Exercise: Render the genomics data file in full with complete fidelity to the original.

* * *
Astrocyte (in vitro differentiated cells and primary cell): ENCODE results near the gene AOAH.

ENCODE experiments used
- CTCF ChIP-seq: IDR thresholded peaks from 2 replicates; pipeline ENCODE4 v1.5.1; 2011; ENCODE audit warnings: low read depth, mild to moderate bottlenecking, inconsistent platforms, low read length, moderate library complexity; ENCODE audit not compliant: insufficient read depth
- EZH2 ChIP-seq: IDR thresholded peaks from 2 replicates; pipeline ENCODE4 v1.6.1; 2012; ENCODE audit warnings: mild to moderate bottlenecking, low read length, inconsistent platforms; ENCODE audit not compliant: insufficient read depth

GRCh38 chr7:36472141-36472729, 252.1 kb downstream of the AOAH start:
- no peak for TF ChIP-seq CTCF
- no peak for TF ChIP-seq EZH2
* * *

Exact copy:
Astrocyte (in vitro differentiated cells and primary cell): ENCODE results near the gene AOAH.

ENCODE experiments used
- CTCF ChIP-seq: IDR thresholded peaks from 2 replicates; pipeline ENCODE4 v1.5.1; 2011; ENCODE audit warnings: low read depth, mild to moderate bottlenecking, inconsistent platforms, low read length, moderate library complexity; ENCODE audit not compliant: insufficient read depth
- EZH2 ChIP-seq: IDR thresholded peaks from 2 replicates; pipeline ENCODE4 v1.6.1; 2012; ENCODE audit warnings: mild to moderate bottlenecking, low read length, inconsistent platforms; ENCODE audit not compliant: insufficient read depth

GRCh38 chr7:36472141-36472729, 252.1 kb downstream of the AOAH start:
- no peak for TF ChIP-seq CTCF
- no peak for TF ChIP-seq EZH2